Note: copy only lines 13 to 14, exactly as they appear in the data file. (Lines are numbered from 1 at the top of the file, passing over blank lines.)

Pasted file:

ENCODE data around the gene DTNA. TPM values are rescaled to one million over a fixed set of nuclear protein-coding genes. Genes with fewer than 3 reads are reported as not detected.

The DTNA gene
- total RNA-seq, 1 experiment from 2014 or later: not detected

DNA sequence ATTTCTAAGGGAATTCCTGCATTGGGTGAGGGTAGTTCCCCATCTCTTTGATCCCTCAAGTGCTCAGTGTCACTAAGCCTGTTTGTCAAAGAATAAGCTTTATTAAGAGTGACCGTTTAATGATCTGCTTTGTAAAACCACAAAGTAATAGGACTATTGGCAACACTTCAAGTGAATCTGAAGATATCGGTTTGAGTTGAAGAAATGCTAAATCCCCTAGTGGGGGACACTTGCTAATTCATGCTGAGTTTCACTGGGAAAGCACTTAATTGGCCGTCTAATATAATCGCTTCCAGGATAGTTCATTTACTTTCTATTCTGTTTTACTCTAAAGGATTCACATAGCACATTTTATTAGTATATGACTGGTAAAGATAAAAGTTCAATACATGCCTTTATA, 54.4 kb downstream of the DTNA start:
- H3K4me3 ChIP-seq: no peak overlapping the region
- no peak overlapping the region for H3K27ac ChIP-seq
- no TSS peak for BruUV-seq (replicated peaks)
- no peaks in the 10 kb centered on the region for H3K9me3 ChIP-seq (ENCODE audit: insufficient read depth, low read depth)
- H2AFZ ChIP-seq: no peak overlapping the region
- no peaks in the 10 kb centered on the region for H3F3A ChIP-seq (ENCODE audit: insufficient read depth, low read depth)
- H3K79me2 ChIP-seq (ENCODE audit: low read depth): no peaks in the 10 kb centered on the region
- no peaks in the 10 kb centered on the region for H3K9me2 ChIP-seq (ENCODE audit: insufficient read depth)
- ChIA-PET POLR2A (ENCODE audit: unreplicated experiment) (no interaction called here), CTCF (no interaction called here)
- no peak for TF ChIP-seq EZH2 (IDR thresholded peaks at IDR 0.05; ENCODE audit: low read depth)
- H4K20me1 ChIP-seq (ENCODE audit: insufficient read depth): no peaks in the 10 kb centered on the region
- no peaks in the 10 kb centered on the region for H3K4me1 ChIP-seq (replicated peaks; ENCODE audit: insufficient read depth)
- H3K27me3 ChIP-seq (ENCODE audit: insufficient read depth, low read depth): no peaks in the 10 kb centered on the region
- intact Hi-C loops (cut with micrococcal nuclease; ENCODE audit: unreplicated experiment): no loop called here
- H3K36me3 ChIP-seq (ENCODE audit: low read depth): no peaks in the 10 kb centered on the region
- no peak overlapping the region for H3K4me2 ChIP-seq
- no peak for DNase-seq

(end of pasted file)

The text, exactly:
- ChIA-PET POLR2A (ENCODE audit: unreplicated experiment) (no interaction called here), CTCF (no interaction called here)
- no peak for TF ChIP-seq EZH2 (IDR thresholded peaks at IDR 0.05; ENCODE audit: low read depth)